• Email
  • Print

Zika Virus Information

Zika Virus


The City of Garland Health Department (GHD) will investigate any travel or locally transmitted Zika cases in humans and conduct vector control processes to help prohibit the local mosquito populations from becoming infected with the zika virus.  So far, no human Zika cases have been investigated in 2017.

Zika is a mosquito-transmitted disease caused by the Zika virus.  Symptoms typically occur 2 to 7 days after being bitten by an infected mosquito.  These individuals typically develop mild symptoms that include fever, joint pain, red itchy eyes (conjunctivitis) and rash.  Zika virus is usually mild compared to other mosquito-borne illnesses like dengue fever, West Nile Virus, and chikungunya.  Only one in five people infected with Zika will feel ill, though symptoms in some individuals may be more severe.  The association between Zika and Guillain - Barre syndrome is under investigation.  

Until recently, Zika was considered a mild disease with few lasting effects.  However public health officials are now concerned that pregnant women who contract Zika can pass the virus on to their unborn babies, which may result in a birth defect known as microcephaly.  Microcephaly is a condition where the fetal brain and head do not fully develop and reach normal size.  Currently, there is  no vaccine or preventive treatment for Zika, nor is there a cure for microcephaly.  

The two mosquitoes known to carry Zika are Aedes aegypti and Aedes albopictus.  Both of these mosquitoes are common in Texas, including Garland.  These Aedes mosquitoes are active throughout the day and into the evening.  Therefore it is critical to protect against mosquito bites both day and night.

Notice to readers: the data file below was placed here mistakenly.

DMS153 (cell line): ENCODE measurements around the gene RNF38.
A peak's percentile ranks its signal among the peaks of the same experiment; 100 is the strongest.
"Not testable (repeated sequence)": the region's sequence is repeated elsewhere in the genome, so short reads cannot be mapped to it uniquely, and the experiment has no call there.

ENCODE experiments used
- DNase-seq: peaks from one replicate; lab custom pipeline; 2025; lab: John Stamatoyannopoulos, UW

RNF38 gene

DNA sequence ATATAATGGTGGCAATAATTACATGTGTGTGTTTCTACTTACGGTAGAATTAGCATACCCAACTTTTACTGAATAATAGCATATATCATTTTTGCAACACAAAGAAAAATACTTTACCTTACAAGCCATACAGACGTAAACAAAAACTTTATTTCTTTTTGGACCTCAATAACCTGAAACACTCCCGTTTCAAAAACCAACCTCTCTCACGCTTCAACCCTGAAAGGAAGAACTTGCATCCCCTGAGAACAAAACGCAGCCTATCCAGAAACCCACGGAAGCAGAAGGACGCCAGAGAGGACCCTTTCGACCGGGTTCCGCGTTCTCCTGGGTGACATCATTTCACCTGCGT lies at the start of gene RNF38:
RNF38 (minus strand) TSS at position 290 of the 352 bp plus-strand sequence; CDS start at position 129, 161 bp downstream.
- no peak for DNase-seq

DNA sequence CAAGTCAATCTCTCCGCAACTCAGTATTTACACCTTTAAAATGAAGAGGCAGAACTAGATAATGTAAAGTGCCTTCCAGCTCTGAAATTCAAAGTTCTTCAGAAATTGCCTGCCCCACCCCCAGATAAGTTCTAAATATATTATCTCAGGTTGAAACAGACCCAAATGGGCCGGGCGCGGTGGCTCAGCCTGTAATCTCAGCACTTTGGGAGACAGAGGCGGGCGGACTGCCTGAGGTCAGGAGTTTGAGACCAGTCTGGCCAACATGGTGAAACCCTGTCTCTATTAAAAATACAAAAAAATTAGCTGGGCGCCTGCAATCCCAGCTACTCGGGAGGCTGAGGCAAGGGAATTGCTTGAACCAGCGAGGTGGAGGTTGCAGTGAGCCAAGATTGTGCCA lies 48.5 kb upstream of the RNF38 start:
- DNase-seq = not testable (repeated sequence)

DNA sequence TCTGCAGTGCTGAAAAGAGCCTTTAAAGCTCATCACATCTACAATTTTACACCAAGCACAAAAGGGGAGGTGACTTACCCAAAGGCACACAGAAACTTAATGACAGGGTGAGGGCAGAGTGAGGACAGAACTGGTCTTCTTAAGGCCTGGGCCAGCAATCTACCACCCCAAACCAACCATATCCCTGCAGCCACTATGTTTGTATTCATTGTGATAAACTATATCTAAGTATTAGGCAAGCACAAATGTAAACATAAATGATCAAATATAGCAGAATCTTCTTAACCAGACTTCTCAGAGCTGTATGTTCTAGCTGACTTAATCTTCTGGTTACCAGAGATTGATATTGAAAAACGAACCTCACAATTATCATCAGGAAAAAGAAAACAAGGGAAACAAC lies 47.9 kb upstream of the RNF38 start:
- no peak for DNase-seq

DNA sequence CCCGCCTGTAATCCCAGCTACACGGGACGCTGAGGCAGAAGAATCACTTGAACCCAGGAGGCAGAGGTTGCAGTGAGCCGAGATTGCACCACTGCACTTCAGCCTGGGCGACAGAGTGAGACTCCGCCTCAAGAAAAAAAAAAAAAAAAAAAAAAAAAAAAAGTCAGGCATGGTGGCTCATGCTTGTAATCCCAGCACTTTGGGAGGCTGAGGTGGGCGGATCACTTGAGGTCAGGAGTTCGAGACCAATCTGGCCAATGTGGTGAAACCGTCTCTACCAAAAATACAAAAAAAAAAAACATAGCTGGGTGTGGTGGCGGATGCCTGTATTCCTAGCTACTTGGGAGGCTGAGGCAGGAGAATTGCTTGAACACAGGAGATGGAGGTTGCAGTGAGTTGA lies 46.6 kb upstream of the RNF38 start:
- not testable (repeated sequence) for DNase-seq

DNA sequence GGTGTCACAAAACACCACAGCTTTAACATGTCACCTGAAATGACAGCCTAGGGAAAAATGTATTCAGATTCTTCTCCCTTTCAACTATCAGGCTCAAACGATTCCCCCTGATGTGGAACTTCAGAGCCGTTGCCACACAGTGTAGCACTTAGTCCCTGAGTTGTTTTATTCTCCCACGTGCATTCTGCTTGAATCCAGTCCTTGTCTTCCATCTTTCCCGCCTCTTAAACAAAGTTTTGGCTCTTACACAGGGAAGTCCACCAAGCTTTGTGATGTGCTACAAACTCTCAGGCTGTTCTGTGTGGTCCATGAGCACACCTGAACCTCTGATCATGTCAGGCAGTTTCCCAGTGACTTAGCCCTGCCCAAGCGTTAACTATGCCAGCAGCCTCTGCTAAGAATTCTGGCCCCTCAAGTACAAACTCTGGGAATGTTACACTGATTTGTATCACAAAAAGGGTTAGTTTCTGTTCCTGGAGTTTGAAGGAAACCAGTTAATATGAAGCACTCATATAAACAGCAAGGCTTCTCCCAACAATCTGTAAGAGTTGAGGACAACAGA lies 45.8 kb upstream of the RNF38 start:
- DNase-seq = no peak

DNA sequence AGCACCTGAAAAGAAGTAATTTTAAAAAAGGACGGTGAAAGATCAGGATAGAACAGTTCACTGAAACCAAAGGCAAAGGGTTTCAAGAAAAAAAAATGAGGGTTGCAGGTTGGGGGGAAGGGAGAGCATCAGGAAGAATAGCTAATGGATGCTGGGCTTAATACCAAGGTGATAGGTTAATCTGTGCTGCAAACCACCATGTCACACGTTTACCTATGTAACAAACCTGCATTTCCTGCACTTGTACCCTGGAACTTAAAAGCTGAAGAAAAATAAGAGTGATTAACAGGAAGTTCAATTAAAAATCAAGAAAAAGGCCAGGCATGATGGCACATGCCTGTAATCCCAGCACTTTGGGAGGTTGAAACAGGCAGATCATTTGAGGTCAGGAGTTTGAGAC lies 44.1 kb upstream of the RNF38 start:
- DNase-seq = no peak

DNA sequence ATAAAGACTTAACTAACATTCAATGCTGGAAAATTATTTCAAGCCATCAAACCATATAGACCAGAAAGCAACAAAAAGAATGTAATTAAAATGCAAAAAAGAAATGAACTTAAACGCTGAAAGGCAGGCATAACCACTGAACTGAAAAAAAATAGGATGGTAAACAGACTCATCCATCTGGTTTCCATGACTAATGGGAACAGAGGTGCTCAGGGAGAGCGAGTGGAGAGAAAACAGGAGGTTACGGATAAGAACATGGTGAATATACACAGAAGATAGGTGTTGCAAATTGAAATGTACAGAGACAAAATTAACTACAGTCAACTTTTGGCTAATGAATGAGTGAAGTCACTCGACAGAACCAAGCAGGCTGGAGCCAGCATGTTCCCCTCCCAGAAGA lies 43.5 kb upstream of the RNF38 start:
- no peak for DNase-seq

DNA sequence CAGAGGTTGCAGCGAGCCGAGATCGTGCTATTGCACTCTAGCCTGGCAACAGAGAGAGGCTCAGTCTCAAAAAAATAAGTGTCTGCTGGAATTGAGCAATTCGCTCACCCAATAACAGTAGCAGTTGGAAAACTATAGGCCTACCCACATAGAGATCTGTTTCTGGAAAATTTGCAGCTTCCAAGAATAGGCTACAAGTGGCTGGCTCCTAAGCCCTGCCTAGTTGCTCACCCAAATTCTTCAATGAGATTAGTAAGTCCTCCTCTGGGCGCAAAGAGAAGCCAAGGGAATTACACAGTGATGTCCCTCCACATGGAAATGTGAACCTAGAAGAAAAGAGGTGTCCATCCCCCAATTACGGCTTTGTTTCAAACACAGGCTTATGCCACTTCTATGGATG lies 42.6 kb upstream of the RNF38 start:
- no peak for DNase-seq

Currently, the only transmission of Zika in the United States has been through sexual transmission from a person who was infected with Zika transmitted by a mosquito when he traveled to a country where the mosquito population is infected.  There have been no reported cases of Zika in the United States where the disease was transmitted from mosquito in the United States.  All mosquito transmitted cases have occurred in other countries.  

The Garland Health Department is conducting active surveillance for Zika cases in the population and also conducting field surveillance for the ?Aedes? mosquitoes in our community.  Any information concerning current Zika cases will be posted on this website.  If you have any further questions concerning Zika, please call the Garland Health Department at 972-205-3460.  If you would like to report standing water, stagnant swimming pools, or an abundance of mosquitoes in your area, this can be reported through the Garland eAssist app or by reporting it to the mosquito hotline at 972-205-3720.  

If you are concerned that you may have Zika and have traveled to a Zika infected area within the last 28 days, please contact your local physician to see if you meet the requirements for Zika testing.


Information Sources for Zika

Texas A&M Agrilife Extension Preventing Zika:  http://preventingzika.org/

Current map of areas with local transmission of Zika:  http://www.cdc.gov/zika/geo/index.html

 CDC Informative Fact Sheets & Posters:  http://www.cdc.gov/zika/fs-posters/index.html


To learn more about the Zika virus please visit the following links:

Center for Disease Control and Prevention:  http://www.cdc.gov/zika/index.html

World Health Organization:  http://www.who.int/emergencies/zika-virus/en/

Texas Department of State Health Services:  http://www.texaszika.org/

Dallas County Health and Human Services:  http://www.dallascounty.org/department/hhs/zika.html